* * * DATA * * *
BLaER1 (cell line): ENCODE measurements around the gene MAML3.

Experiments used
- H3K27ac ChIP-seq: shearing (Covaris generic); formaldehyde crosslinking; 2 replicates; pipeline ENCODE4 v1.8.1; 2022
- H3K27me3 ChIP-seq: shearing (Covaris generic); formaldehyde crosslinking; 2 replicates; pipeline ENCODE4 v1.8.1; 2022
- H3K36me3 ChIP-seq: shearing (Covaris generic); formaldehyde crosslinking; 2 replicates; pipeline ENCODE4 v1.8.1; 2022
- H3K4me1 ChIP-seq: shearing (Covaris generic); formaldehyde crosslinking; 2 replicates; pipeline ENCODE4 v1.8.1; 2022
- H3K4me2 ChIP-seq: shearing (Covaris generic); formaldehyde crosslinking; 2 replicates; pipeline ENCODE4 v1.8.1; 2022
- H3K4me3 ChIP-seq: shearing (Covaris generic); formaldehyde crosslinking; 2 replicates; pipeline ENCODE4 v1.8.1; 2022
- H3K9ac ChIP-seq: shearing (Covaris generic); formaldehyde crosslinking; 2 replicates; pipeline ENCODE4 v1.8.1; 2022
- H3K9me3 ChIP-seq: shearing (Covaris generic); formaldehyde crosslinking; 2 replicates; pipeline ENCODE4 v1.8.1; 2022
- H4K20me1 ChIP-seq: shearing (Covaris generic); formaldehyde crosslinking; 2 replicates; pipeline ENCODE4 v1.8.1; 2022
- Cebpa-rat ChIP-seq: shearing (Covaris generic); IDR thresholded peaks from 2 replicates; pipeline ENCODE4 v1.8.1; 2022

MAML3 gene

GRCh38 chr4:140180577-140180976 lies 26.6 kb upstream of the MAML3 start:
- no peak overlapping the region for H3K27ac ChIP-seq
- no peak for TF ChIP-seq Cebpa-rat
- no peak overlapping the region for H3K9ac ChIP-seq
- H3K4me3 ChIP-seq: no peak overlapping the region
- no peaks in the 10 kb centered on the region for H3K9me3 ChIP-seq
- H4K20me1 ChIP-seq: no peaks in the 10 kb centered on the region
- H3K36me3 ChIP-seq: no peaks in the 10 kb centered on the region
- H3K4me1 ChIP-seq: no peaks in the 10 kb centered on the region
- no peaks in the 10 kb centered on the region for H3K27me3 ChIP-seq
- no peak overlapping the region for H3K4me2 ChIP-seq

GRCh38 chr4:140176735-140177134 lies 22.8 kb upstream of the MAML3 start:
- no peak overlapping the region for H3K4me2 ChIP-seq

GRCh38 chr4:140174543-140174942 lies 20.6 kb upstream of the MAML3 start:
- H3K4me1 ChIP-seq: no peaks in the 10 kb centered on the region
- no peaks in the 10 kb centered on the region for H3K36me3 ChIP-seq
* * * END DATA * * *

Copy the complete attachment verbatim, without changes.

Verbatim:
BLaER1 (cell line): ENCODE measurements around the gene MAML3.

Experiments used
- H3K27ac ChIP-seq: shearing (Covaris generic); formaldehyde crosslinking; 2 replicates; pipeline ENCODE4 v1.8.1; 2022
- H3K27me3 ChIP-seq: shearing (Covaris generic); formaldehyde crosslinking; 2 replicates; pipeline ENCODE4 v1.8.1; 2022
- H3K36me3 ChIP-seq: shearing (Covaris generic); formaldehyde crosslinking; 2 replicates; pipeline ENCODE4 v1.8.1; 2022
- H3K4me1 ChIP-seq: shearing (Covaris generic); formaldehyde crosslinking; 2 replicates; pipeline ENCODE4 v1.8.1; 2022
- H3K4me2 ChIP-seq: shearing (Covaris generic); formaldehyde crosslinking; 2 replicates; pipeline ENCODE4 v1.8.1; 2022
- H3K4me3 ChIP-seq: shearing (Covaris generic); formaldehyde crosslinking; 2 replicates; pipeline ENCODE4 v1.8.1; 2022
- H3K9ac ChIP-seq: shearing (Covaris generic); formaldehyde crosslinking; 2 replicates; pipeline ENCODE4 v1.8.1; 2022
- H3K9me3 ChIP-seq: shearing (Covaris generic); formaldehyde crosslinking; 2 replicates; pipeline ENCODE4 v1.8.1; 2022
- H4K20me1 ChIP-seq: shearing (Covaris generic); formaldehyde crosslinking; 2 replicates; pipeline ENCODE4 v1.8.1; 2022
- Cebpa-rat ChIP-seq: shearing (Covaris generic); IDR thresholded peaks from 2 replicates; pipeline ENCODE4 v1.8.1; 2022

MAML3 gene

GRCh38 chr4:140180577-140180976 lies 26.6 kb upstream of the MAML3 start:
- no peak overlapping the region for H3K27ac ChIP-seq
- no peak for TF ChIP-seq Cebpa-rat
- no peak overlapping the region for H3K9ac ChIP-seq
- H3K4me3 ChIP-seq: no peak overlapping the region
- no peaks in the 10 kb centered on the region for H3K9me3 ChIP-seq
- H4K20me1 ChIP-seq: no peaks in the 10 kb centered on the region
- H3K36me3 ChIP-seq: no peaks in the 10 kb centered on the region
- H3K4me1 ChIP-seq: no peaks in the 10 kb centered on the region
- no peaks in the 10 kb centered on the region for H3K27me3 ChIP-seq
- no peak overlapping the region for H3K4me2 ChIP-seq

GRCh38 chr4:140176735-140177134 lies 22.8 kb upstream of the MAML3 start:
- no peak overlapping the region for H3K4me2 ChIP-seq

GRCh38 chr4:140174543-140174942 lies 20.6 kb upstream of the MAML3 start:
- H3K4me1 ChIP-seq: no peaks in the 10 kb centered on the region
- no peaks in the 10 kb centered on the region for H3K36me3 ChIP-seq